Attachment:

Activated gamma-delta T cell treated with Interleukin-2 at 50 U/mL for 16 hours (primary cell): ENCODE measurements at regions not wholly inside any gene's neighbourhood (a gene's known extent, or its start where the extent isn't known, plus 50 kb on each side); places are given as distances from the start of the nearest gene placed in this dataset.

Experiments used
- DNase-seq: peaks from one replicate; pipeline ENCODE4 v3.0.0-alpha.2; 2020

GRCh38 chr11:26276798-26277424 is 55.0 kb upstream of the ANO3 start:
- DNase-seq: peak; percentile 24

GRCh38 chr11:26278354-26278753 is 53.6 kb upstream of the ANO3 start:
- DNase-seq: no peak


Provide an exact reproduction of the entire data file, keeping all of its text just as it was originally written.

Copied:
Activated gamma-delta T cell treated with Interleukin-2 at 50 U/mL for 16 hours (primary cell): ENCODE measurements at regions not wholly inside any gene's neighbourhood (a gene's known extent, or its start where the extent isn't known, plus 50 kb on each side); places are given as distances from the start of the nearest gene placed in this dataset.

Experiments used
- DNase-seq: peaks from one replicate; pipeline ENCODE4 v3.0.0-alpha.2; 2020

GRCh38 chr11:26276798-26277424 is 55.0 kb upstream of the ANO3 start:
- DNase-seq: peak; percentile 24

GRCh38 chr11:26278354-26278753 is 53.6 kb upstream of the ANO3 start:
- DNase-seq: no peak